Campfire Cooking

28 07 2008

The Lansing State-Journal has an article on their website this mornng about campfire cooking.  Man, does that bring back memories.  My friends and I used to “camp” every weekend.  Campfire cooked food was what I always looked forward to.  The LSJ doesn’t offer a whole lot of insight in exactly how to cook over a campfire other than to throw a commecial in there for a tuscan grill maker. 

The most important thing, make sure you’re burning a hardwood.  Softwoods not only taste bad, but they can be hazardous.  Just like on the grill, I prefer hickory.  Once you get a fire going, you have options.  Metal pokers aren’t really a good option.

Metal pokers might work for marshmallows, but are very limited when it comes to cooking a whole meal. But in a pinch, they’ll get your dogs hot enough for a bun and mustard.

You can do better than hot dogs.  The easiest way is to wrap your food in a piece of aluminum foil and throw it directly into the fire.  It will take quite a while to cook meat this way because you’re basically steaming.  This works good for vegetables.  Toss a little butter in the packet and you’ll have the best tasting veggies ever.  Be careful not to throw it directly into the fire.  Use some hot coals near the edge so it doesn’t burn.

An example of a Tuscan Grill

An example of a Tuscan Grill

If you want to grill, the best idea is to get a Tuscan Grill.  The idea here is not to put the grates directly over the flames, but again, pull a mound of coals to the side of the fire pit and put the grill over them.  This method will make you feel like you’re using a Weber Grill in your backyard, but your fuel is all wood smoke instead of charcoal and wood chunks.  You will definitely taste the difference in your food.

The third way I’ve cooked outdoors is simply with a cast iron skillet.  I don’t care how outdated you think they are, cast iron skillets should be a staple in your kitchen just like milk and eggs.  I was at my brothers house a few years ago during an ice storm and we lost power for 12 hours.  With no power, we couldn’t turn on the oven and because it was raining ice, we couldn’t fire up the grill.  He had his fireplace going to keep warm.  I found the cast iron skillet I bought him for Christmas that he never used and was able to cook steaks in the fireplace.  When cooking outdoors, you have a couple options.  If you need a screaming hot skillet, rake a mound of coals over to the side and put the skillet down directly on the coals.  Remember, the handle will be just as hot, so make sure to have a glove or a couple towels if you need to pick it up.  You can also find some bricks and and elevate the skillet over the coals.  This will work great for eggs, sausage, bacon, and even the steak you’re craving.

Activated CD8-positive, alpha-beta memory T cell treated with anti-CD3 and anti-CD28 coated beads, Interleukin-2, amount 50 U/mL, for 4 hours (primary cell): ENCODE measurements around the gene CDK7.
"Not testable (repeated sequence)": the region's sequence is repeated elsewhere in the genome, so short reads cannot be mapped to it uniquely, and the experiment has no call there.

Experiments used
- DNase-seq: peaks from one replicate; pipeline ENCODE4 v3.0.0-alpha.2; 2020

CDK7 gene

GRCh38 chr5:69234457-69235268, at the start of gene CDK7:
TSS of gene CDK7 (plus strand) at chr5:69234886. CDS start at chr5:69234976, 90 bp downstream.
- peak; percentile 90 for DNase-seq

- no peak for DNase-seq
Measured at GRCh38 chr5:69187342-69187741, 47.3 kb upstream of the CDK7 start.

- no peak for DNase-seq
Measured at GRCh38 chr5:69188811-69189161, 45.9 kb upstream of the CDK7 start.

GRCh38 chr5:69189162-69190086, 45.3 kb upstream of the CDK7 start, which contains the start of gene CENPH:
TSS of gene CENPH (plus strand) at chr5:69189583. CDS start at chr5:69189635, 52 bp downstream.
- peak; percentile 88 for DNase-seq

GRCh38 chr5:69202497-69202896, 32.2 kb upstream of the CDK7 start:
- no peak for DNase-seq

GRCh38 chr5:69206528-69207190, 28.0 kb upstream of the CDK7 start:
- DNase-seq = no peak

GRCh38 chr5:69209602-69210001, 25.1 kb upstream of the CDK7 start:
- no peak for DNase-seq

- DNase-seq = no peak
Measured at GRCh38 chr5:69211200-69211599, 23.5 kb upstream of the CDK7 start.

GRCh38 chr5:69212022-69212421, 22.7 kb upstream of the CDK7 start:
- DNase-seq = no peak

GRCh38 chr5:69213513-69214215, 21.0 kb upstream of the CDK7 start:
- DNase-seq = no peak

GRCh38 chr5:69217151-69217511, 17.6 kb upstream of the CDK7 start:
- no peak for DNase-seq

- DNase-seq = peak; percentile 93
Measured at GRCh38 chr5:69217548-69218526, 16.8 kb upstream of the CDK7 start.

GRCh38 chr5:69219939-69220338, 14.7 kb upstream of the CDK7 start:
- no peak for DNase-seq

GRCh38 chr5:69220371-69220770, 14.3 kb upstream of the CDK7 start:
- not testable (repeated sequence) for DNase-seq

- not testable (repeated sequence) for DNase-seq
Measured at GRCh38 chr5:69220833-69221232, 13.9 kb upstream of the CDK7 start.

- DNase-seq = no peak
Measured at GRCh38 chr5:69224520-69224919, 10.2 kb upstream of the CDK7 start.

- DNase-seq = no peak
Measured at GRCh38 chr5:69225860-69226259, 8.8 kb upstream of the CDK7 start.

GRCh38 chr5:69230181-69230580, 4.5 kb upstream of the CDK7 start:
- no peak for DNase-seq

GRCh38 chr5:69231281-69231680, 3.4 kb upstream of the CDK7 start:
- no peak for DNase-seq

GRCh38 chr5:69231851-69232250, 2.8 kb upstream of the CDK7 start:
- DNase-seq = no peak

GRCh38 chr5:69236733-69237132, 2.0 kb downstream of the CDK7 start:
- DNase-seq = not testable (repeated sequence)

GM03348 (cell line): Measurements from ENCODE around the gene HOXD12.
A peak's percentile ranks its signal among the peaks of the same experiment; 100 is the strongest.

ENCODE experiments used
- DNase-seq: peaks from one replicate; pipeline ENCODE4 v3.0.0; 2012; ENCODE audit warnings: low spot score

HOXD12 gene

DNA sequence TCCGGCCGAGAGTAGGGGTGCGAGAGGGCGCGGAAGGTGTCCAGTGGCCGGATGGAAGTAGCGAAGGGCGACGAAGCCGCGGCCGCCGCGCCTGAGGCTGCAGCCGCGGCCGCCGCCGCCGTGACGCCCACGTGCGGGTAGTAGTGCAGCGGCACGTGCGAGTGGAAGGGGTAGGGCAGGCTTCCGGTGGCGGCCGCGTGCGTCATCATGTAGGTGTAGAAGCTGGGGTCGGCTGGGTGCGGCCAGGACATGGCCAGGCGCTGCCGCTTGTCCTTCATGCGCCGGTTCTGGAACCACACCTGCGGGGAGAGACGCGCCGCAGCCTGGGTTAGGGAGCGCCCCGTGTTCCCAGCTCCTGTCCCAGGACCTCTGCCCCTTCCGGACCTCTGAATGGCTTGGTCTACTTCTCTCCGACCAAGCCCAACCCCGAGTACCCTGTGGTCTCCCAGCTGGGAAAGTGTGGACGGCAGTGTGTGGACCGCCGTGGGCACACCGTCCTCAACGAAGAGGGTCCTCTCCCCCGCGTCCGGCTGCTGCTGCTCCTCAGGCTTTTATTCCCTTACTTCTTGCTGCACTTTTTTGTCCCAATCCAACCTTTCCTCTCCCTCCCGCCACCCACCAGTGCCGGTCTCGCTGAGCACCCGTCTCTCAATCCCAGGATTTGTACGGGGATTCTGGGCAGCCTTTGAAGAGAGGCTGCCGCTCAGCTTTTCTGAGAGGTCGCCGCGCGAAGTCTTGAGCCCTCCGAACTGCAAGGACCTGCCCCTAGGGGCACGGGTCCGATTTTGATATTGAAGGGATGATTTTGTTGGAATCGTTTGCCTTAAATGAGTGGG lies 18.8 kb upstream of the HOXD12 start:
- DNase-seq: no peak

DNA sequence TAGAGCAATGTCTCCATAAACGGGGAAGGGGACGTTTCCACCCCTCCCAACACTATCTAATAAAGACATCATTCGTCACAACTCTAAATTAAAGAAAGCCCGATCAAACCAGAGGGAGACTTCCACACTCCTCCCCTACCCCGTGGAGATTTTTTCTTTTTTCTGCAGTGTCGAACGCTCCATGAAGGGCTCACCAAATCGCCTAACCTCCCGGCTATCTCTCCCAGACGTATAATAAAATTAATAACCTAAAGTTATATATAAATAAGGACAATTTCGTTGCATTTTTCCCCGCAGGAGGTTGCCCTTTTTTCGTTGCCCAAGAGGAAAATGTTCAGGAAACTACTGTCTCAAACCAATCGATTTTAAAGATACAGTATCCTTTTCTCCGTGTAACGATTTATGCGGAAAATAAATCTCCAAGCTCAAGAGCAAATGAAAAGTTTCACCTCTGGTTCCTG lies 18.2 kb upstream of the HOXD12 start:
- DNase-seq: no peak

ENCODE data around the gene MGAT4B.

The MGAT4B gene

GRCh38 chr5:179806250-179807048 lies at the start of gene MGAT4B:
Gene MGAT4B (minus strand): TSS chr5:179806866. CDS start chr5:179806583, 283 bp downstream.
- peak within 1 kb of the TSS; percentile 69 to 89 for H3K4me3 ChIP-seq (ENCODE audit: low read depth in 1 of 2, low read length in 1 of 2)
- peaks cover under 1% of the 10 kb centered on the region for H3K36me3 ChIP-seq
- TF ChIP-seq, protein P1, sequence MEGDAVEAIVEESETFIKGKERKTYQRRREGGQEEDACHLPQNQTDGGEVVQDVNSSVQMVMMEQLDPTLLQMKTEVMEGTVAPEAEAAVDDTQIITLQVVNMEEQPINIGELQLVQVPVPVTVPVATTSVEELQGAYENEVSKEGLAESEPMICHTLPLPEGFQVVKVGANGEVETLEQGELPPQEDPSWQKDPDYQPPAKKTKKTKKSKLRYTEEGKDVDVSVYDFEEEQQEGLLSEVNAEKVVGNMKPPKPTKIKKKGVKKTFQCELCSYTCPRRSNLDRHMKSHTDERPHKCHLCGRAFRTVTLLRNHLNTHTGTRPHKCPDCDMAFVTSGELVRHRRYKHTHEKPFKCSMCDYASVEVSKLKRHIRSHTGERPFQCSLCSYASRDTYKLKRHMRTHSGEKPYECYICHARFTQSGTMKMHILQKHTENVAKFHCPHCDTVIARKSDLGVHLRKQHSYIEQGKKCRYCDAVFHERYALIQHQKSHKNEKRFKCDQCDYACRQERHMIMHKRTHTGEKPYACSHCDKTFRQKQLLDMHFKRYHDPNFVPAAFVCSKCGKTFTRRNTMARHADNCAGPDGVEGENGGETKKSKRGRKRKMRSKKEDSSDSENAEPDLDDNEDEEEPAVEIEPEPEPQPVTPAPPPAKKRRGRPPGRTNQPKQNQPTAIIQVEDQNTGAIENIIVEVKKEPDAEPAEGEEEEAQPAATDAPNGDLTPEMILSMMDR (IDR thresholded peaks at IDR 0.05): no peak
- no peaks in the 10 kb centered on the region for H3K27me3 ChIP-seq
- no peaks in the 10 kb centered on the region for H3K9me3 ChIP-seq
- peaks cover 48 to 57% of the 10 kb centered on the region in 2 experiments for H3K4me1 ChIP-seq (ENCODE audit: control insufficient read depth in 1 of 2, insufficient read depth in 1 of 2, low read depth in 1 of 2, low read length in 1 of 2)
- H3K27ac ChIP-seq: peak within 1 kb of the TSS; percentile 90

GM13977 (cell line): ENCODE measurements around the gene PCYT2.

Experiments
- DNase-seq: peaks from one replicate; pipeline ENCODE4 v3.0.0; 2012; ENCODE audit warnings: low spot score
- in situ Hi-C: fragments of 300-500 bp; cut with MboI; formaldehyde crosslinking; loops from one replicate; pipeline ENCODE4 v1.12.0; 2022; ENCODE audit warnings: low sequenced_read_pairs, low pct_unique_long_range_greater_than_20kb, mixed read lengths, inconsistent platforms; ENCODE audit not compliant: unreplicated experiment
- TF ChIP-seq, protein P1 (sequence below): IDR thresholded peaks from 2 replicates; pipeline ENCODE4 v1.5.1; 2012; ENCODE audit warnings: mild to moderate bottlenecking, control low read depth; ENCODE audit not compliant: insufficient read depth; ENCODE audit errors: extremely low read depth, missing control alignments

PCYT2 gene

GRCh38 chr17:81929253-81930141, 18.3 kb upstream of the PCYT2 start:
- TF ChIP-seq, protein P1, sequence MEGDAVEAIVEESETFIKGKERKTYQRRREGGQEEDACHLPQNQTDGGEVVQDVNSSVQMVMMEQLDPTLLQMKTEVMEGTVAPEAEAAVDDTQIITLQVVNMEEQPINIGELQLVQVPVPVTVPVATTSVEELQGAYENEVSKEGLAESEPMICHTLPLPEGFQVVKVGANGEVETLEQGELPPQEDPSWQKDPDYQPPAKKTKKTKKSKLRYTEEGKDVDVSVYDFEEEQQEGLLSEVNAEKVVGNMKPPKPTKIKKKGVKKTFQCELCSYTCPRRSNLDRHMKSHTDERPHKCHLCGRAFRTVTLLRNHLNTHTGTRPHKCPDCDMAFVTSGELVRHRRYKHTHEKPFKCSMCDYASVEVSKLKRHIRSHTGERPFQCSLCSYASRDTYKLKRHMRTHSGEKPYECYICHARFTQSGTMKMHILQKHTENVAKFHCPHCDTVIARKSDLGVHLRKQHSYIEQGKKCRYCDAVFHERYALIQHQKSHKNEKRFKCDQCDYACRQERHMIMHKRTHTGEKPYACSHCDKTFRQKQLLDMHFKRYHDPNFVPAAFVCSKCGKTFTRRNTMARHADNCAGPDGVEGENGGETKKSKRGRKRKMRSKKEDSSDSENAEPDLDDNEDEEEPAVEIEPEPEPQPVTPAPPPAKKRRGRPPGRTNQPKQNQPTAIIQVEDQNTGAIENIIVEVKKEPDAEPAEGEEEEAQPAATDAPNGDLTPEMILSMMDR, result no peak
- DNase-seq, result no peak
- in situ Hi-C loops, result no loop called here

Coleman Camp Cooker - Pie Iron

Coleman Camp Cooker - Pie Iron

I used to be a real big fan of those grilled cheese makers you can buy in the camping section at Wal-Mart.  It’s basically two cast iron plates that close together and attached to a long stick.  Instead of grilled cheese, we made sandwiches we called “pudgy pies.”  I have no idea where the name came from.  We would butter the outside of the bread and put one slice on each plate just like you would for grilled cheese.  We’d then take shredded mozzerella and pizza sauce and fill the sandwich.  It was basically a little grilled pizza.  I’ve tried making this at home on the stove top and it never turns out the same.  This was one sandwich where the wood smoke made the meal.

Campfire cooking doesn’t mean your stuck with hot dogs and marshmallows.  You can cook a great meal at the campsite.  A meal that will probably taste better than one you cook at home.  Don’t forget the spices and plan ahead a little and meal time will be the best part of your camping trip.  Anything you make at home, you can make over an open fire.

Update:  I totally forgot about Dutch Ovens.  I don’t have much experience with these cooking vessels.  I’ve seen it done, but never tried it myself.  Really, my only exposure has been on E!’s The Soup.  Thank you Joel McHale!




2 responses

28 07 2008

Sooo meaty!

29 07 2008

We used to make something called a Hobo Stew over the campfire where we would just have a beer keg with a hole in it and we’d throw tons of veggies and some broth in there and everyone would show up with some meat and throw it in, pork chops, all kinds of different cuts of beef, sausage, etc… Let it cook up for a few hours and that is some good eating!

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